• American Social Hygiene Association: 1946Incorporation of the American Social Hygiene Association as “a national voluntary non-profit membership organization” took place under the laws of the State of New York in March, 1914. The Constitution adopted at that time reflected the far-seeing vision of the men and women who framed it. Consisting of only two Articles, this documents so broadly and competently stated the problem and opportunities ahead, that no change has ever been found necessary. The purpose of this Association shall be to acquire and diffuse knowledge of this established principles and practices and of any new methods which promote, or give assurance of promoting, social health; to advocate the highest standards of private and public morality; to suppress commercialized vice, to organize the defense of the community by every available means, educational, sanitary or legislative, against the disease of vice; to conduct on request inquiries into the present condition of prostitution and the venereal disease in American towns and cities; and to secure mutual acquaintance and sympathy and cooperation among the local societies for these or similar purposes.
  • American Social Hygiene Association: Keeping Fit Posters I (1919)"Keeping Fit" was a 48-poster series produced by the American Social Hygiene Association in collaboration with the U.S. Public Health Service and the YMCA in 1919. It was designed to educate teenage boys and young men about the dangers of sexual promiscuity and urged them to embrace moral and physical fitness. A parallel series, "Youth and Life" was designed for girls and young women.
  • American Social Hygiene Association: Keeping Fit Posters II (1919)"Keeping Fit" was a 48-poster series produced by the American Social Hygiene Association in collaboration with the U.S. Public Health Service and the YMCA in 1919. It was designed to educate teenage boys and young men about the dangers of sexual promiscuity and urged them to embrace moral and physical fitness. A parallel series, "Youth and Life" was designed for girls and young women.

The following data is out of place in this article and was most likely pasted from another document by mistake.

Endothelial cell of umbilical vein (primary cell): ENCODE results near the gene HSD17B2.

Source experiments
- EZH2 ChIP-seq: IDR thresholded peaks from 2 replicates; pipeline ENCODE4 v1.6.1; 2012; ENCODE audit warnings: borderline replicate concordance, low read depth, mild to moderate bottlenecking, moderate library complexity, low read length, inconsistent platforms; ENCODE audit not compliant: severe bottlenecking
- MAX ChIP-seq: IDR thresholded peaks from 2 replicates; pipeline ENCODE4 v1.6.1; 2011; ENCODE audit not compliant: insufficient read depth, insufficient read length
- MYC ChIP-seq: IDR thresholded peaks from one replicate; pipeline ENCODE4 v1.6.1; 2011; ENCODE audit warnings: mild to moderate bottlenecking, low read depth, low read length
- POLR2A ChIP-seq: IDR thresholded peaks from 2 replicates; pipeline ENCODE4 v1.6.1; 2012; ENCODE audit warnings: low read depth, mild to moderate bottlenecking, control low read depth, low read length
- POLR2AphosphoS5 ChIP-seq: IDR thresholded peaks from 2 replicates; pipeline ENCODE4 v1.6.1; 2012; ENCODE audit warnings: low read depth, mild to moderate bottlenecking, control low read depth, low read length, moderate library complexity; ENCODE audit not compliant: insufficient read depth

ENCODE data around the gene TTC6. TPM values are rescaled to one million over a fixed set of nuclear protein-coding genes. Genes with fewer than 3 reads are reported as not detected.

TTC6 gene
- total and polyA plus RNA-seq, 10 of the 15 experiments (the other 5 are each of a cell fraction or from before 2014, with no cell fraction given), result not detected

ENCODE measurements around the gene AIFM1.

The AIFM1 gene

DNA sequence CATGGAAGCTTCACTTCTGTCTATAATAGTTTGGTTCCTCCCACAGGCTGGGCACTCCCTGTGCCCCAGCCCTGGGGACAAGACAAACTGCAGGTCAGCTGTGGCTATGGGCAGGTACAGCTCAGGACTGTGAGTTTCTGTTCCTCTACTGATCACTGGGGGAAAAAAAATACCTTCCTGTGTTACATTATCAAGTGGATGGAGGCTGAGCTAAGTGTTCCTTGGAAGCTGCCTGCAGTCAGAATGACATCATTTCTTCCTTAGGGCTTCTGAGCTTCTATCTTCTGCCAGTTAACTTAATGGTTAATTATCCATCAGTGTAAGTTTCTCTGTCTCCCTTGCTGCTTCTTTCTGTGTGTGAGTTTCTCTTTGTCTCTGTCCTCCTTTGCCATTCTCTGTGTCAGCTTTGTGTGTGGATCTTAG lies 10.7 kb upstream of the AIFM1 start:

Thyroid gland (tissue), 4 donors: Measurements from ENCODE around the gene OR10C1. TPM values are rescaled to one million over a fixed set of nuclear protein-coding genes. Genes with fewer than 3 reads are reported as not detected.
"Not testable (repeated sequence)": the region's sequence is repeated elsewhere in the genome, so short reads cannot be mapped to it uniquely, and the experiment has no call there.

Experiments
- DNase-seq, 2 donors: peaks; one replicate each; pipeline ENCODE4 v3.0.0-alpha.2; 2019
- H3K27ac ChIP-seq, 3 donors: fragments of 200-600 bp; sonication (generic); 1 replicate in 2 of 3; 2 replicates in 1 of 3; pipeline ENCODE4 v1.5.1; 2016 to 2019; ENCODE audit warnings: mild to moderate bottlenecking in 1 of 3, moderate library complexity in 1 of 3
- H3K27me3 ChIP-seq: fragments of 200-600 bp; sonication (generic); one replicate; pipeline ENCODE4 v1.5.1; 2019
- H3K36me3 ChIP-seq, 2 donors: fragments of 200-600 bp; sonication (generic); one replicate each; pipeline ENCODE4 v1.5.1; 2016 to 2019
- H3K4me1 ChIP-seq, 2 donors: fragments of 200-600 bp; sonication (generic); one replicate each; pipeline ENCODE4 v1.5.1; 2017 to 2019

• American Social Hygiene Association: Youth and Life Posters (1922)"Youth and Life" was a 48-poster series, designed to educate teenage girls and young women about the dangers of sexual promiscuity and urged them to embrace moral and physical fitness. It was adapted in 1922 by the American Social Hygiene Association from "Keeping Fit,", similar series for boys and young men produced in cooperation with the U.S. Public Health Department and the YMCA.
  • Milestones in Social HygieneThrough the consolidation of the American Federation for Sex Hygiene, the American Vigilance Association (which was the later name for the American Vigilance Committee) the American Purity Alliance, and other agencies for social service, the present American Social Hygiene Association came into existence in 1914, with Charles W. Eliot as President and James Bronson Reynolds and William F. Snow as the executive officers.
  • The March Against Commercialized Prostitution: 1886-19491910: United States Congress adopts Mann Act (prohibiting interstate and international traffic in women) and Bennet Act (penalizing those who import aliens for immoral purposes, and providing for deportation of aliens engaging in the business of prostitution).